An orthotopically transplanted, locally metastasizing rat bladder tumor model was developed to evaluate the extent of uptake of fluoro-deoxy-glucose (FDG) in bladder cancer. Significant uptake of FDG in localized bladder tumors in rats was shown, with an average tumor-to-blood ratio of 39 at 2 hours after intravenous FDG administration. Metastases (3 nodal and 1 peritoneal) also showed significant uptake of FDG, with an average metastasis-to-blood ratio of 21.7, and tumor involved-to-normal lymph node ratio of 5.3. Because FDG is excreted in the urine, urinary FDG potentially could prevent the use of FDG/positron emission tomography (FDG/PET) scanning for localized bladder cancer. Bladder lavage successfully reduced the retention of FDG in the normal rat bladder, with an estimated uptake ratio of tumor-to-normal bladder of 13.1 after 5 ml. saline irrigation. Based on these data, we performed an FDG/PET scan of a patient with biopsy proved recurrent intravesical bladder cancer after radiation therapy. Computerized tomography (CT) of the pelvis showed abnormalities consistent with radiation scarring and extravesical tumor. Due to the scarring, the extent of tumor growth could not be determined. The patient also had pulmonary opacities seen on chest radiography. The FDG/PET scan of this patient showed significant extravesical uptake in the pelvis, confirming the abnormality noted on CT. Good images of the clinically apparent metastases in the chest also were obtained. These preliminary data indicate that FDG/PET imaging of bladder cancer is feasible and it may provide new information for the diagnosis and staging of patients with bladder cancer.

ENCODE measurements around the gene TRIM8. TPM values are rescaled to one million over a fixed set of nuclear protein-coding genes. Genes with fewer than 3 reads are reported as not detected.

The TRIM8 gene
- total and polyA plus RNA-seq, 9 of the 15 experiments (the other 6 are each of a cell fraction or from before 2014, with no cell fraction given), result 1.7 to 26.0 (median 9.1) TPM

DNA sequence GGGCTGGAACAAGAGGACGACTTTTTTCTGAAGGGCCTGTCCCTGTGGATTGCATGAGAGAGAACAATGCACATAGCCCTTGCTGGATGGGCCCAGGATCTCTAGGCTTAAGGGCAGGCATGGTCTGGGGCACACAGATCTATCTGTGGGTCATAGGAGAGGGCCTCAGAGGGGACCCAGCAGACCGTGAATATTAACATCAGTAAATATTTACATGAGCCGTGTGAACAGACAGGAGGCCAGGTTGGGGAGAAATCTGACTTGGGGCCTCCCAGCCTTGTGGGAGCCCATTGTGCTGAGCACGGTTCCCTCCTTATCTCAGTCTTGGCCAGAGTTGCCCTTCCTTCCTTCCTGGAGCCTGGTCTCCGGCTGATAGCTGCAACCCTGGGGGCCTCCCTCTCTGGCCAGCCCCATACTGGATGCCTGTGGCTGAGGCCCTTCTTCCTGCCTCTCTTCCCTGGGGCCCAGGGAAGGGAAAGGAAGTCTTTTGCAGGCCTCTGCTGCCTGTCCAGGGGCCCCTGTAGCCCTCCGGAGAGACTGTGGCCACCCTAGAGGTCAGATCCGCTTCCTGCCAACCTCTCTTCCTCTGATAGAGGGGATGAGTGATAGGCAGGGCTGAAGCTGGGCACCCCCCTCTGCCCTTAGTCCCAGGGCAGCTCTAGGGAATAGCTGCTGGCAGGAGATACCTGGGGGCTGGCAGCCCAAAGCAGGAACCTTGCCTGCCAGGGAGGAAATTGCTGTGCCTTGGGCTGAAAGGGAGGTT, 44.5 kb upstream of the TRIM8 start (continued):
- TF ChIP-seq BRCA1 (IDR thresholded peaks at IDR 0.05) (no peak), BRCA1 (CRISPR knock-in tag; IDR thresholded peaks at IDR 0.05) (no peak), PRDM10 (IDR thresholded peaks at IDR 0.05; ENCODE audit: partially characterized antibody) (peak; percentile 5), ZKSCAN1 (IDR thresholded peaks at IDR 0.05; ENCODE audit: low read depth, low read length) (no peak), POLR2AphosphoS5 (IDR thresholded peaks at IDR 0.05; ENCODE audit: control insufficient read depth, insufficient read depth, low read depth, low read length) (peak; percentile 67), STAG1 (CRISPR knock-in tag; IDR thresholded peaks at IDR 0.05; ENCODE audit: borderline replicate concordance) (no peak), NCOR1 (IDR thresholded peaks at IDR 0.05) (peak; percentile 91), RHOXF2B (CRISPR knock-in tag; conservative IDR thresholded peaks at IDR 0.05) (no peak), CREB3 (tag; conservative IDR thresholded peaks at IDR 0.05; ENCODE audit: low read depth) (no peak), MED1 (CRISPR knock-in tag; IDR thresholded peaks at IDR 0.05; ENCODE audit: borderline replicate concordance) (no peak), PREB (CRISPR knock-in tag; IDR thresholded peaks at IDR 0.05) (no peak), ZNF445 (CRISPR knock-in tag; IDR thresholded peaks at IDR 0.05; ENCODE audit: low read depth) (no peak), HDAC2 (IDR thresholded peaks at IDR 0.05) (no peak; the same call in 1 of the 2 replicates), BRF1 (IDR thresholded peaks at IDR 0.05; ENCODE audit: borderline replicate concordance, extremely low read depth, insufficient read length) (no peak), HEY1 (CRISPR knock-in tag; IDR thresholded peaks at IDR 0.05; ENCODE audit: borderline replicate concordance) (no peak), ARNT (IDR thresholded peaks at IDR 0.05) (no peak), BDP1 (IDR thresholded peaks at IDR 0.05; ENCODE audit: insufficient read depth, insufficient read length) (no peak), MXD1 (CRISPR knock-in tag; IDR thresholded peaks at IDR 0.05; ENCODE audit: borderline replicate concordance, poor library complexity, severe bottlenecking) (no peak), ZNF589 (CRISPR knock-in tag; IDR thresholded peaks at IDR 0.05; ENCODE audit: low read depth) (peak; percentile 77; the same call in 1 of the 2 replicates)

- Bladder neoplasms
- Emission computed